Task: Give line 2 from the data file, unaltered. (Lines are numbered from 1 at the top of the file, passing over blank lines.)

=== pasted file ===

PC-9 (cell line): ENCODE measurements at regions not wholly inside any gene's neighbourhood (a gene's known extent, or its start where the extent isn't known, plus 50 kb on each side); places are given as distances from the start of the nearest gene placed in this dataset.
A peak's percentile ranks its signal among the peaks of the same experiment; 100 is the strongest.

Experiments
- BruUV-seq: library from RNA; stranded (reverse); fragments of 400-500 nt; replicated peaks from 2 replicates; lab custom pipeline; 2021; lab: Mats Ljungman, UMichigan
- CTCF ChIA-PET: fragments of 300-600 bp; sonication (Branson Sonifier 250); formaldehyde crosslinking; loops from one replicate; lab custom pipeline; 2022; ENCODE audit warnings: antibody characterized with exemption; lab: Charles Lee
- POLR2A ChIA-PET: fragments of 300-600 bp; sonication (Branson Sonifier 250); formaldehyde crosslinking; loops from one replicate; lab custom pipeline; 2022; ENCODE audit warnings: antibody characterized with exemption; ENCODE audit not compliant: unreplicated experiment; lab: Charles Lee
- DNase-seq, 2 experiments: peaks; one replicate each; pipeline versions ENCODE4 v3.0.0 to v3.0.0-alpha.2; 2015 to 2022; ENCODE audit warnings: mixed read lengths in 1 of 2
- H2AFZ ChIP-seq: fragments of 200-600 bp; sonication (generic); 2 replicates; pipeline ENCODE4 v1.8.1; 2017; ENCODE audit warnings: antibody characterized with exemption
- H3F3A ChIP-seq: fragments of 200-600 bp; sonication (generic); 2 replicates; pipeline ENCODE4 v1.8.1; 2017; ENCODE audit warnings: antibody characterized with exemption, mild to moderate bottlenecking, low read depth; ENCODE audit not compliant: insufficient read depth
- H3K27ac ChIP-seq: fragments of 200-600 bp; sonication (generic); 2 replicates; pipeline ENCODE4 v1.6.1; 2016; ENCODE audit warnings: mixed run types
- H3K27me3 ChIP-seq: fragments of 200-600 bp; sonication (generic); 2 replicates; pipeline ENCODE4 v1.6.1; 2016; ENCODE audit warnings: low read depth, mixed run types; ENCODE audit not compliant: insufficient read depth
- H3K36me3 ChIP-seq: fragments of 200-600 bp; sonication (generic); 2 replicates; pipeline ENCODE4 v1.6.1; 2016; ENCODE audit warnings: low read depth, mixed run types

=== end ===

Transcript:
A peak's percentile ranks its signal among the peaks of the same experiment; 100 is the strongest.